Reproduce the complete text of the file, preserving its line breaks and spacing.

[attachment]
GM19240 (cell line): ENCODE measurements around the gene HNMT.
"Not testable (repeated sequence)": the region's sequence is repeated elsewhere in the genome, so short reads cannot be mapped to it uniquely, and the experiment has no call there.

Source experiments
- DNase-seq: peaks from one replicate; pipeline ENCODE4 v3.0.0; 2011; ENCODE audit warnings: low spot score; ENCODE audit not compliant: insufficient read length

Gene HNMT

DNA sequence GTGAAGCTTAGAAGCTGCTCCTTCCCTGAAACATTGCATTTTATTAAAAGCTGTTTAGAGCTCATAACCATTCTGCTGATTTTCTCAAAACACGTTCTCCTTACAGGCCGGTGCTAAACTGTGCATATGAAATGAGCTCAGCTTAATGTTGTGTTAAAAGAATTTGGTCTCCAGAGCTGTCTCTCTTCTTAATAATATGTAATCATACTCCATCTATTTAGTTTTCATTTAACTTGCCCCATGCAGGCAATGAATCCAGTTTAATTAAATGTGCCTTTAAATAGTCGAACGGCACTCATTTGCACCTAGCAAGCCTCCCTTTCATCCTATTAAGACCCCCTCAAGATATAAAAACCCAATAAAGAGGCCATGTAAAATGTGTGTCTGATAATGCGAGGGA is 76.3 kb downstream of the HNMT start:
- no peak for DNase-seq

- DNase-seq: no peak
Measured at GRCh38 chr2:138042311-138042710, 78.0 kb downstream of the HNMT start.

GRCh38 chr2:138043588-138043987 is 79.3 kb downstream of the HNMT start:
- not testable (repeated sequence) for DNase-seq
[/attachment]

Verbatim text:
GM19240 (cell line): ENCODE measurements around the gene HNMT.
"Not testable (repeated sequence)": the region's sequence is repeated elsewhere in the genome, so short reads cannot be mapped to it uniquely, and the experiment has no call there.

Source experiments
- DNase-seq: peaks from one replicate; pipeline ENCODE4 v3.0.0; 2011; ENCODE audit warnings: low spot score; ENCODE audit not compliant: insufficient read length

Gene HNMT

DNA sequence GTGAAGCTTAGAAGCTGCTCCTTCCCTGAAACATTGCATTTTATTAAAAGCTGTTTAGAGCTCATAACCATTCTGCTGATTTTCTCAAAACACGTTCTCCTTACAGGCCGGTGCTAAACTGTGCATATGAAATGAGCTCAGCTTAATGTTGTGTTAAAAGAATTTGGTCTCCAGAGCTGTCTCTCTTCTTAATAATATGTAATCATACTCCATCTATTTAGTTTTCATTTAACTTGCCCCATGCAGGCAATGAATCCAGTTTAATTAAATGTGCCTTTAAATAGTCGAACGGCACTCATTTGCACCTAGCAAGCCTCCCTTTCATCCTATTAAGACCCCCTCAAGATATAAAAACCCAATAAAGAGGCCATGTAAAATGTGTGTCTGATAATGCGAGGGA is 76.3 kb downstream of the HNMT start:
- no peak for DNase-seq

- DNase-seq: no peak
Measured at GRCh38 chr2:138042311-138042710, 78.0 kb downstream of the HNMT start.

GRCh38 chr2:138043588-138043987 is 79.3 kb downstream of the HNMT start:
- not testable (repeated sequence) for DNase-seq